Why?

Since: Sep 08

Westcliffe, CO

#160967 Mar 18, 2013
polymath257 wrote:
<quoted text>
The E&M fields mostly lead to rotation of the polarization of the light and it takes very large fields to affect the refractive index in any significant way. So the distances are reliable to within their error bars even with these effects.
Once again, even in the most substantial nebulae, the density is lower than the best vacuums we can obtain on earth. So the speed of light is affected, but not by any substantial amount. Certainly much less than .01%.
<quoted text>
Triangulation, also known as parallax, is only available for stars within a few hundred light years of us. Past that, the angles involved are just too small. Even within these limits, the error bars are quite substantial. Look up the Hipparchos mission some time.
You supposedly have 13.2 billion by 6 trillion miles between here and there. A long walk. It is not totally empty space, materially or energywise. There is at least a bare minimum refractive effect to it along the whole way. Even more when it enters the galaxy and the solar system.

Oh, and since gravity can bend light waves, it can also impede their emission outwards.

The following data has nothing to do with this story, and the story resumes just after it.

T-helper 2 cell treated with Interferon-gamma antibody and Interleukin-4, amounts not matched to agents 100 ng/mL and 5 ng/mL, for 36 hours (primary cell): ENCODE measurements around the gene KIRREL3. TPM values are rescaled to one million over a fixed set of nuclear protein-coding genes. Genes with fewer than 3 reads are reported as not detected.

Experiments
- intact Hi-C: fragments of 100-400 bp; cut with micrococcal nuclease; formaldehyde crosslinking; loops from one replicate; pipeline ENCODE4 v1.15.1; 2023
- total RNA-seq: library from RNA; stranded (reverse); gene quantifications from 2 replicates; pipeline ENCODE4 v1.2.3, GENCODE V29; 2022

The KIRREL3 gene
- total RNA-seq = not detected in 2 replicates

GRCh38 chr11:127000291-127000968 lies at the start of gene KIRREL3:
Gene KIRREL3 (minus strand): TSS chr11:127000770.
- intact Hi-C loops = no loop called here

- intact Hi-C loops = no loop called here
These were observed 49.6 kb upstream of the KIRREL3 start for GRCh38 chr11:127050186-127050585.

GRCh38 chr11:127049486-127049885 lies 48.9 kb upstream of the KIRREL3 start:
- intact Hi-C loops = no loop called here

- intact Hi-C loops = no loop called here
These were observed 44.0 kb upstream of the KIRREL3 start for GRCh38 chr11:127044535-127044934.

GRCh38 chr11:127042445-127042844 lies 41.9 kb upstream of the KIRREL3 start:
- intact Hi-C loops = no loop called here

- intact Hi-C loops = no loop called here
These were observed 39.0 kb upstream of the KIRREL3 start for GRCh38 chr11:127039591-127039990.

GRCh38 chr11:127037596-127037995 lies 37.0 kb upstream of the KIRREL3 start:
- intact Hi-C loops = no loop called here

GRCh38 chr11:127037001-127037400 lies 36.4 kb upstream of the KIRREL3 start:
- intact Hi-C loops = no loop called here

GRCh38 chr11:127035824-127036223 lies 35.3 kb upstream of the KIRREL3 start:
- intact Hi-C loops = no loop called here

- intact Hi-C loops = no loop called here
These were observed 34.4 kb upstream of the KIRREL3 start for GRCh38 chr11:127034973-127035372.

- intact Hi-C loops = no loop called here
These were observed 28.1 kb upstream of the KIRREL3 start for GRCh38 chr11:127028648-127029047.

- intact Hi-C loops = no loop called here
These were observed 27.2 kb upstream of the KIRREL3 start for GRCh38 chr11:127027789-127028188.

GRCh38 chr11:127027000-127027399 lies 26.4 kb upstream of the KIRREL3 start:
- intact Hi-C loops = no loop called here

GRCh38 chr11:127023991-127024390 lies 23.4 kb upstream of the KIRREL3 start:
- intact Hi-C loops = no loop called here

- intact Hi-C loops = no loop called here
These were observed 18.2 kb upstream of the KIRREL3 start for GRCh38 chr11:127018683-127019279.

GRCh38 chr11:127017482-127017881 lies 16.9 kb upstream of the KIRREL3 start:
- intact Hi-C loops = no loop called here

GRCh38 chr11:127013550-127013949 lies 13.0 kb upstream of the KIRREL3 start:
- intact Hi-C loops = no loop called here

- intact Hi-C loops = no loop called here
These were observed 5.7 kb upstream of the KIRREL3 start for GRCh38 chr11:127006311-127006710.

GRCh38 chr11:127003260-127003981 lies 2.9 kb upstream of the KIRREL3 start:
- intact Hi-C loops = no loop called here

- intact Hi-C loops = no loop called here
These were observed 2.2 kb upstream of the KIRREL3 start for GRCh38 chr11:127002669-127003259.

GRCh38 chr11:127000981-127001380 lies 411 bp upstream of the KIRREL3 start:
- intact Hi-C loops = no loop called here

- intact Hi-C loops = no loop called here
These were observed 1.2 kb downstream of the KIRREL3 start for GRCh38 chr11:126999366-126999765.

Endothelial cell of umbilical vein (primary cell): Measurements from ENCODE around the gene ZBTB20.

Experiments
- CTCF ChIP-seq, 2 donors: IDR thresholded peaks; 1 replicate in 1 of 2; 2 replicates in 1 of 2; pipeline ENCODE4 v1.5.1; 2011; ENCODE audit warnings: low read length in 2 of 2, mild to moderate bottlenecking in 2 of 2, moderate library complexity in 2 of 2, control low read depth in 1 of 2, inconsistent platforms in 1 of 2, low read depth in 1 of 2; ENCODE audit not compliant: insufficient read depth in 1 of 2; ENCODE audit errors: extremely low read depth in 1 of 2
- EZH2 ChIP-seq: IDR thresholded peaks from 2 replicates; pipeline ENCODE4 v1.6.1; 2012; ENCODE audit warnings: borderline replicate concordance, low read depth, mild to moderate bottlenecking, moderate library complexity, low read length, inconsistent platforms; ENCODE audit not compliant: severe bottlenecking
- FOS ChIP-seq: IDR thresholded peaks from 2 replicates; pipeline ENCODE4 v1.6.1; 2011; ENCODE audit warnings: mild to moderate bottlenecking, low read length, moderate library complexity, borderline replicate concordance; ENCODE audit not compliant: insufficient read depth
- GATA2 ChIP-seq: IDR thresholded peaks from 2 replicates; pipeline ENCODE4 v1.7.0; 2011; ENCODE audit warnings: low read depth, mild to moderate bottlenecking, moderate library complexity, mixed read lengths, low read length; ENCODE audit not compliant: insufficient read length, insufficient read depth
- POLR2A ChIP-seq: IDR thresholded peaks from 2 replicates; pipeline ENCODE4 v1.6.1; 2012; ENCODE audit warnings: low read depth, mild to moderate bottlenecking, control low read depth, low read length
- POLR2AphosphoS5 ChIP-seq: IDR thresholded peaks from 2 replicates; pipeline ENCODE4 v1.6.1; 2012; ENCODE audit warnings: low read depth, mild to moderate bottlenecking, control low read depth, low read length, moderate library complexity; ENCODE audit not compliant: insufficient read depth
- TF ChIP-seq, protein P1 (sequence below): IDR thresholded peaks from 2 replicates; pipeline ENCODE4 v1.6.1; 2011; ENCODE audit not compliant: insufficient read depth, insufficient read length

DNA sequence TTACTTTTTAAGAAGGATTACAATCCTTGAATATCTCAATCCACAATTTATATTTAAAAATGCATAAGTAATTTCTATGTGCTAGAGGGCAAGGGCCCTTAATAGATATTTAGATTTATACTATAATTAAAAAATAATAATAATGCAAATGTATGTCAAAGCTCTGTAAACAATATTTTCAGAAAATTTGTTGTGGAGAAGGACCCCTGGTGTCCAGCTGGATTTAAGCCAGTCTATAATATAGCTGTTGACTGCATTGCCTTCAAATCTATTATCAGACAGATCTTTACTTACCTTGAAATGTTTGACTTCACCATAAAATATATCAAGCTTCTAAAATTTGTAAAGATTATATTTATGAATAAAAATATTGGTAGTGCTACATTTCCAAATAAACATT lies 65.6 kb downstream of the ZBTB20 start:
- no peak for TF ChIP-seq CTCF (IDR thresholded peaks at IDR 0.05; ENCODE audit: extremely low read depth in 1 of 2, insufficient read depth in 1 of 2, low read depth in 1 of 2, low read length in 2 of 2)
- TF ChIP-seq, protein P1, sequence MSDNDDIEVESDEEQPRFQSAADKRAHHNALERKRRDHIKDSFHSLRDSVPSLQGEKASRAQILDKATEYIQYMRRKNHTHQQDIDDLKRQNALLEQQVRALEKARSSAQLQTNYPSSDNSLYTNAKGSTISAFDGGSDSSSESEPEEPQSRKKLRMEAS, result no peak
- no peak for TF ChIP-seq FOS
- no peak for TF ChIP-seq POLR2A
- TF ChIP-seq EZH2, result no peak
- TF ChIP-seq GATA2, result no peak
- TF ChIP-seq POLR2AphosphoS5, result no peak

A very light breeze will blow you off course over a long distance as will a heavy one in a short distance.

You base your constants on too little real info.

“I started out with nothing”

Since: Nov 10

and still got most of it left

#160968 Mar 18, 2013
Siro wrote:
<quoted text>
The IRA did have a very small 'protestant' membership just as the RUC had catholic policemen.
It essentially was a war between pro british and pro united ireland factions.
Gaddafi stopped funding the IRA after Enniskillen, in fact he received a delegation from those who wanted an independent ulster but in the end washed his hands of the situation.
Whos lying now you chip bag mouth?
I am not asking what you rest on your chin when you are sucking dick

I see you have not offered any citations for what you say. Your opinion is your opinion and just like buttholes, everyone has an opinion.

Nope, it was a series of minority terrorist attacks against a majority population

Let me show you what Roman Catholic Resources says about the IRA

Q. What is the Irish Republican Army, Catholic or Protestant?
A.… They are Catholics,…
A. The IRA, which is mostly dissolved, was a Catholic organization….
A. Extreme right "Catholic republicans, to be exact….

See also http://en.wikipedia.org/wiki/Provisional_Iris...

You want to lie then feel free to lie if it helps you masturbate but don’t go accusing me of lying just because you are a moron

“I started out with nothing”

Since: Nov 10

and still got most of it left

#160969 Mar 18, 2013
Dave Nelson wrote:
<quoted text>
"I started retaliating"
My goodness, I step back in amazement.

He is able to read

Since: Sep 08

Westcliffe, CO

#160970 Mar 18, 2013
The Earth has to have matter emitting nuclear particles here and there and round about. A certain amount of plasma discharge has to occur, too.

If this is ejected into space, where will it go? Being heavier mass, would it not wind up heading for the sun? I would think electron would, too.

There has to be a return path for charged particles and loose nuclear bits back to the sun.

“Ditat Deus”

Since: Jul 12

Location hidden

#160971 Mar 18, 2013
ChristineM wrote:
<quoted text>